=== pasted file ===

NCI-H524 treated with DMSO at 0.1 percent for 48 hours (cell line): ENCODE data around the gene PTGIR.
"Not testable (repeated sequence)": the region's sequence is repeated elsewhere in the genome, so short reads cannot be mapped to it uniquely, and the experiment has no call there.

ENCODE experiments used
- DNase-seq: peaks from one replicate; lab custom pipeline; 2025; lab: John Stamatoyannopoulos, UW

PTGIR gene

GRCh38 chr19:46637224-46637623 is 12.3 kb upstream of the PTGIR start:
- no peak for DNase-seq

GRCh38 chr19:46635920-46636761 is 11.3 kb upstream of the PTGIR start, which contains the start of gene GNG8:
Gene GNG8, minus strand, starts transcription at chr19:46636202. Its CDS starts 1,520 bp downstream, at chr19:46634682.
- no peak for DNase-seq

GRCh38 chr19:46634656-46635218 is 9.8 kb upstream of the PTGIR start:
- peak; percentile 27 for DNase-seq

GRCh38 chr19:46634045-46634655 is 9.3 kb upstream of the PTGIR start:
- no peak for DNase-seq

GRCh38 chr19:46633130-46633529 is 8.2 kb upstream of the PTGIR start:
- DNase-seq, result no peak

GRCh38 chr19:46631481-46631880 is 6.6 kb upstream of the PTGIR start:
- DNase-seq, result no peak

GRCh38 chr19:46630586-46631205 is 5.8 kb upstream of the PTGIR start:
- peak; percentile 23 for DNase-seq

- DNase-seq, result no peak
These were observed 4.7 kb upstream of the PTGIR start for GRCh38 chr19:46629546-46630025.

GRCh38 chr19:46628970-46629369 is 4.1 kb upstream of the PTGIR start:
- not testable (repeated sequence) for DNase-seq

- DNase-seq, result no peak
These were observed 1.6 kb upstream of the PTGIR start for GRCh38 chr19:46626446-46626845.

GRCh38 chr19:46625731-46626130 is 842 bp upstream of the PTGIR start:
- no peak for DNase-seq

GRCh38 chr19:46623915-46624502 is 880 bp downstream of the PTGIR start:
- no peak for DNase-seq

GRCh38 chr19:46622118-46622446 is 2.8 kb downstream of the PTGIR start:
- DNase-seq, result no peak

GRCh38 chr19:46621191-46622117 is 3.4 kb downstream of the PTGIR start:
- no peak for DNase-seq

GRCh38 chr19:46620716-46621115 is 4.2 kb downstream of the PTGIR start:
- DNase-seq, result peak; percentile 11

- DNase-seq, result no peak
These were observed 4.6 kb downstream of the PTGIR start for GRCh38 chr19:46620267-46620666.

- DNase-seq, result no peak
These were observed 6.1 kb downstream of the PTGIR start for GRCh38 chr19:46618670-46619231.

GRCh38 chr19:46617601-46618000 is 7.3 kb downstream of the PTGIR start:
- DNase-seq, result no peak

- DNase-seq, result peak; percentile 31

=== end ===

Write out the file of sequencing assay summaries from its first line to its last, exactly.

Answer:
NCI-H524 treated with DMSO at 0.1 percent for 48 hours (cell line): ENCODE data around the gene PTGIR.
"Not testable (repeated sequence)": the region's sequence is repeated elsewhere in the genome, so short reads cannot be mapped to it uniquely, and the experiment has no call there.

ENCODE experiments used
- DNase-seq: peaks from one replicate; lab custom pipeline; 2025; lab: John Stamatoyannopoulos, UW

PTGIR gene

GRCh38 chr19:46637224-46637623 is 12.3 kb upstream of the PTGIR start:
- no peak for DNase-seq

GRCh38 chr19:46635920-46636761 is 11.3 kb upstream of the PTGIR start, which contains the start of gene GNG8:
Gene GNG8, minus strand, starts transcription at chr19:46636202. Its CDS starts 1,520 bp downstream, at chr19:46634682.
- no peak for DNase-seq

GRCh38 chr19:46634656-46635218 is 9.8 kb upstream of the PTGIR start:
- peak; percentile 27 for DNase-seq

GRCh38 chr19:46634045-46634655 is 9.3 kb upstream of the PTGIR start:
- no peak for DNase-seq

GRCh38 chr19:46633130-46633529 is 8.2 kb upstream of the PTGIR start:
- DNase-seq, result no peak

GRCh38 chr19:46631481-46631880 is 6.6 kb upstream of the PTGIR start:
- DNase-seq, result no peak

GRCh38 chr19:46630586-46631205 is 5.8 kb upstream of the PTGIR start:
- peak; percentile 23 for DNase-seq

- DNase-seq, result no peak
These were observed 4.7 kb upstream of the PTGIR start for GRCh38 chr19:46629546-46630025.

GRCh38 chr19:46628970-46629369 is 4.1 kb upstream of the PTGIR start:
- not testable (repeated sequence) for DNase-seq

- DNase-seq, result no peak
These were observed 1.6 kb upstream of the PTGIR start for GRCh38 chr19:46626446-46626845.

GRCh38 chr19:46625731-46626130 is 842 bp upstream of the PTGIR start:
- no peak for DNase-seq

GRCh38 chr19:46623915-46624502 is 880 bp downstream of the PTGIR start:
- no peak for DNase-seq

GRCh38 chr19:46622118-46622446 is 2.8 kb downstream of the PTGIR start:
- DNase-seq, result no peak

GRCh38 chr19:46621191-46622117 is 3.4 kb downstream of the PTGIR start:
- no peak for DNase-seq

GRCh38 chr19:46620716-46621115 is 4.2 kb downstream of the PTGIR start:
- DNase-seq, result peak; percentile 11

- DNase-seq, result no peak
These were observed 4.6 kb downstream of the PTGIR start for GRCh38 chr19:46620267-46620666.

- DNase-seq, result no peak
These were observed 6.1 kb downstream of the PTGIR start for GRCh38 chr19:46618670-46619231.

GRCh38 chr19:46617601-46618000 is 7.3 kb downstream of the PTGIR start:
- DNase-seq, result no peak

- DNase-seq, result peak; percentile 31